Is Corbynism a 21st century version of Bennism?

In an exclusive and edited extract from the new book The Corbyn Effect Mark Perryman argues there are similarities but important differences too.

Alan Freeman in his 1982 book The Benn Heresy described the mood in the Labour Party while Jeremy Corbyn was getting ready to stand for the first time as Labour’s candidate for Islington North:

Benn now had grounds for hope. The left seemed on the verge of complete triumph. It looked as if only the last bastion – the PLP – needed to be conquered, and with the right wing packing its bags and reselection entrenched in the constitution, this would surely fall in time.”

It didn’t quite turn out like that. First the SDP split then the 1983, 1987 and 1992 defeats and finally Blairist-Brownite New Labour. Throughout these years the Bennite Left was in headlong decline. Thoroughly marginalised, by the time Jeremy stood for leader its parliamentary faction, The Campaign Group, barely existed and was seriously considering its continuing existence. Continue reading

Making an Art of Revolution

Mark Perryman invites us to wear our dancing shoes to celebrate the October 1917 centenary 

To sort of coin a phrase ‘ How do you solve a problem like VI Lenin?’ As the centenary of the October revolution fast approaches the accolades provided by the likes of the Royal Academy, British Library and Design Museum exhibitions will be cleared away and the politics take centre-stage. We’ve already had an inkling of what to expect with the aftermath from Charlottesville sparking the moral equivalence brigade spouting their your communism was just as bad as their Nazism yah-boo sucks effort at intellectual debate. Continue reading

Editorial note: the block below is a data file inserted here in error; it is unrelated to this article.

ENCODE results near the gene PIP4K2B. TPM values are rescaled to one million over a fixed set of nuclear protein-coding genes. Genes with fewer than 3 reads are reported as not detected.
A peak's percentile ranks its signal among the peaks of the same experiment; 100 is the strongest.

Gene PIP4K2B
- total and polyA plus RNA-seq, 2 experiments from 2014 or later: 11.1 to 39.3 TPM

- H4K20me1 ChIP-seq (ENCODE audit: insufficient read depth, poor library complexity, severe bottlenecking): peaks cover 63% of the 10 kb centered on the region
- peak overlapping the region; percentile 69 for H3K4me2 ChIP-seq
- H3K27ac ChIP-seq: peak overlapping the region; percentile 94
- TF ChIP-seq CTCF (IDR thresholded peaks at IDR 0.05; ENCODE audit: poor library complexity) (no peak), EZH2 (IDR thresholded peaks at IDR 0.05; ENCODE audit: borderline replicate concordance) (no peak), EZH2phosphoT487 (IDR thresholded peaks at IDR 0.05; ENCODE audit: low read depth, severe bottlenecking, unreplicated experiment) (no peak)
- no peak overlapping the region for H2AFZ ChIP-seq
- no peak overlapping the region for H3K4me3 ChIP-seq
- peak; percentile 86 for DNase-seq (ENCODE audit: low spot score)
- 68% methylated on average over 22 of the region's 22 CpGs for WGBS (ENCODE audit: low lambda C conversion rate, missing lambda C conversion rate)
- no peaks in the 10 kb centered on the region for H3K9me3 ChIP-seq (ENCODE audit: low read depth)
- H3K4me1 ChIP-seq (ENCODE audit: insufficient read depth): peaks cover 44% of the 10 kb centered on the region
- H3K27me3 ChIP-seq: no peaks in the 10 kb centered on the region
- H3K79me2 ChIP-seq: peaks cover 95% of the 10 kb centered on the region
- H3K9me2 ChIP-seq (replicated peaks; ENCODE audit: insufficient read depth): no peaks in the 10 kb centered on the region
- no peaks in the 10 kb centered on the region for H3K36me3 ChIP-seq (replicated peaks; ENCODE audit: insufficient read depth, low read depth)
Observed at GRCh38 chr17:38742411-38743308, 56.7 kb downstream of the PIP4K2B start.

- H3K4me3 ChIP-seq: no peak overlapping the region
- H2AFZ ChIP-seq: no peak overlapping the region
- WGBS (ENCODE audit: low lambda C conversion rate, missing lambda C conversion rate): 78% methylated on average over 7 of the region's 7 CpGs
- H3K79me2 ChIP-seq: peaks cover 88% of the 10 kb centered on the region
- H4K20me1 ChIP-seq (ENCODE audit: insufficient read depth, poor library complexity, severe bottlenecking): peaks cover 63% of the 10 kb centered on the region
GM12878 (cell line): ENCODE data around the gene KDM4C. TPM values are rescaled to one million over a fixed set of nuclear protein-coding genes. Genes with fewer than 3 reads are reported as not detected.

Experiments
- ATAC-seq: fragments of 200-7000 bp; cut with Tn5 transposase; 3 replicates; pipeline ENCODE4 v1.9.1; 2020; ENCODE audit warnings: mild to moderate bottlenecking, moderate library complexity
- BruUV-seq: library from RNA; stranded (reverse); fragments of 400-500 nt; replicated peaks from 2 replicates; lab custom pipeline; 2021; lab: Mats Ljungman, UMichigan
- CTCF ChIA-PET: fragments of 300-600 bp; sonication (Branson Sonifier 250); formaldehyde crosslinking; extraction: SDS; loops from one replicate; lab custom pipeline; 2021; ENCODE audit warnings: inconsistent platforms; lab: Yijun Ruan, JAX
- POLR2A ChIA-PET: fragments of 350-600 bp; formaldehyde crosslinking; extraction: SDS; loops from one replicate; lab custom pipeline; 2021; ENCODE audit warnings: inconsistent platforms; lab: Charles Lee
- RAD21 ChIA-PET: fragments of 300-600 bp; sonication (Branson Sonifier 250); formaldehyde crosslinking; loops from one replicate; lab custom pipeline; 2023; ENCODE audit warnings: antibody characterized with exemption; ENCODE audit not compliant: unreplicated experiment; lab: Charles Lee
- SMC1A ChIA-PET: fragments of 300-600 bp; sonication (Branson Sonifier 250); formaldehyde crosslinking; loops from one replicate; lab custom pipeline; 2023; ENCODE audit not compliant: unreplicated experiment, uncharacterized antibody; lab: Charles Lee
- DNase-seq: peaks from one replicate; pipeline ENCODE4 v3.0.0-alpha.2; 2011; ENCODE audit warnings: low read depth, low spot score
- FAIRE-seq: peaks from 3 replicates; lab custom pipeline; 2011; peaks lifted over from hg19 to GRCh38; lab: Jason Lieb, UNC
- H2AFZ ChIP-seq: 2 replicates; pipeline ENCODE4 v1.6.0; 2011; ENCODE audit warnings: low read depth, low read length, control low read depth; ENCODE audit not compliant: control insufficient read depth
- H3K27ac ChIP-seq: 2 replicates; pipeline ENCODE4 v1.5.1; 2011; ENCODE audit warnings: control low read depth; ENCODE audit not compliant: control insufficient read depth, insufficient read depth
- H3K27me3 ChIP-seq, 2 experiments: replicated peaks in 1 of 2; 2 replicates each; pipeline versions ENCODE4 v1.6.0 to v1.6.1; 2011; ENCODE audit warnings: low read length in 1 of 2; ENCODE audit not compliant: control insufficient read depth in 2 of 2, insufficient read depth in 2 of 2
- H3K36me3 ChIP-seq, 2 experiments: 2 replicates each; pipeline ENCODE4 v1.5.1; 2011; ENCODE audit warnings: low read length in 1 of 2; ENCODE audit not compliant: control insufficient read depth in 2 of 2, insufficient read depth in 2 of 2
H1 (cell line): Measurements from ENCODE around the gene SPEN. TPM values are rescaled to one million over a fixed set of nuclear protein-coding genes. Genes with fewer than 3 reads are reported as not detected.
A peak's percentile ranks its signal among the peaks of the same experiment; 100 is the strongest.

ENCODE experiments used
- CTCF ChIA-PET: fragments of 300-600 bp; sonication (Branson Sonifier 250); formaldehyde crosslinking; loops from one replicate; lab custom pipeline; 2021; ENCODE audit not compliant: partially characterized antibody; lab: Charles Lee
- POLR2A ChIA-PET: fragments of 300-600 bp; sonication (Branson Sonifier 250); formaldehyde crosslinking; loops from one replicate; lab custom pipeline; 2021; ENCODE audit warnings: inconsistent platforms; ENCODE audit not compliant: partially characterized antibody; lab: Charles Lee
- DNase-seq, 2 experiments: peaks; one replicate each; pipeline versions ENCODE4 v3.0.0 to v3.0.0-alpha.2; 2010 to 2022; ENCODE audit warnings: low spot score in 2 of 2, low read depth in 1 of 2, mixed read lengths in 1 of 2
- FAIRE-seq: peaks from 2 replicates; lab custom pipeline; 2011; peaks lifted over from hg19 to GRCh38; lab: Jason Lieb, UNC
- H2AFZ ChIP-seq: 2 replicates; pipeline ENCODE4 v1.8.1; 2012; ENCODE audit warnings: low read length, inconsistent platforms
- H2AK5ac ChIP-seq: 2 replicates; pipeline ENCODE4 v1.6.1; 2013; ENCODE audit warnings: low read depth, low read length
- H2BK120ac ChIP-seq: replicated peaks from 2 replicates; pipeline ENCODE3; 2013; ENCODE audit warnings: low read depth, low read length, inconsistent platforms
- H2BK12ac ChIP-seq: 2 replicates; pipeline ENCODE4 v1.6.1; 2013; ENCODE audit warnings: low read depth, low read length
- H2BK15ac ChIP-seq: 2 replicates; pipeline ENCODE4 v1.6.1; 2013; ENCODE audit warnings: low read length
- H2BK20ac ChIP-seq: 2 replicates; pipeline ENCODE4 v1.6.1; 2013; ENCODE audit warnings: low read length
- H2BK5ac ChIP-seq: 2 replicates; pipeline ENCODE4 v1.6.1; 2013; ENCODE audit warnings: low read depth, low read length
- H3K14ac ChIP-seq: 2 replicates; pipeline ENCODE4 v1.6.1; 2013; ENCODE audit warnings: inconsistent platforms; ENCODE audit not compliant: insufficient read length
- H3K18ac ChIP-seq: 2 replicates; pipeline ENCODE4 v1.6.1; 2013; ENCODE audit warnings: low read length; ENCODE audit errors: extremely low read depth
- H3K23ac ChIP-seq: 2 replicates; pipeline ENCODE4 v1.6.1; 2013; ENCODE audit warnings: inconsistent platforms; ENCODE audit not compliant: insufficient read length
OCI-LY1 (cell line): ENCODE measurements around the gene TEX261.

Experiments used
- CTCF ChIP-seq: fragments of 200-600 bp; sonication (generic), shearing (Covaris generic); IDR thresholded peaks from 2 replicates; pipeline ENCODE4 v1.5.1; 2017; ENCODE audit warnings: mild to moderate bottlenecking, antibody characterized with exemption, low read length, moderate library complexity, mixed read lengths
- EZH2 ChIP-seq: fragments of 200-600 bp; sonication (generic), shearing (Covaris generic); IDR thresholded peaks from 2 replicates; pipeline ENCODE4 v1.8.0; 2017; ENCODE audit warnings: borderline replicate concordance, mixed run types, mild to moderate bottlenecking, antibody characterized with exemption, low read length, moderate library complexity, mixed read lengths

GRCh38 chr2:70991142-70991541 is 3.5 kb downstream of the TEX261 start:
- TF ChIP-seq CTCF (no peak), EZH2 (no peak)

Were You Still Up For? Summer post-election reads

The shock of the General Election hasn’t even begun to settle down. Mark Perryman recommends summer reads to help grapple with interesting times. 

The audacity of hope versus the mendacity of the weak n wobbly. Twenty years ago it took until the early hours before that ‘were you still up for Portillo’ moment established the sheer scale of the Tories’ meltdown. Two decades on this was different. Firstly, the indicator, the exit poll, came a whole lot earlier leaving viewers with hour after hour of ‘surprise’ results to look forward to. Secondly, Labour’s triumph, despite missing the overall majority, was both so unexpected and based on such a radical appeal.   Continue reading

Nothing to lose but our chains: Marx on cycling

As the annual cycling spectacle of the Tour De France begins Mark Perryman argues the case for two wheels good

Who would have guessed it. Karl Marx was clearly a bike mechanic when he wasn’t plotting the downfall of capitalism. “Nothing to lose but your chains” is handy advice when the derailleur slips and furious pedalling propels bike and rider precisely nowhere. Ok, Marx was more interested in liberating the workers of the world than the freedom of the road though with committed cycle-commuter Jeremy Corbyn quite possibly in need of a Downing Street bike rack soon there doesn’t seem a better time to make the case for cycling as the people’s sport. Continue reading

A Riot of Our Own

8th April is the 40th Anniversary of The Clash’s debut album. Mark Perryman asks what the 1977 punk and politics mix was all about.

The birth of punk for most is dated on or round 1976 with the November release  that year of the Sex Pistols’ Anarchy in the UK with both music and movement kickstarted into the ‘filth and fury’ headlines via the band’s expletive-strewn Bill Grundy TV interview.

More Situationist than Anarchist Rotten and the rest were of course key to the detonation of a youthful mood of revolt alongside the not entirely dissimilar The Damned, Manchester’s Buzzcocks and the more trad rock Stranglers. Giving the boys’ bands a run for their money The Slits pushed perhaps hardest at punk’s musical boundaries, their Typical Girls track quite unlike what the others were recording. Continue reading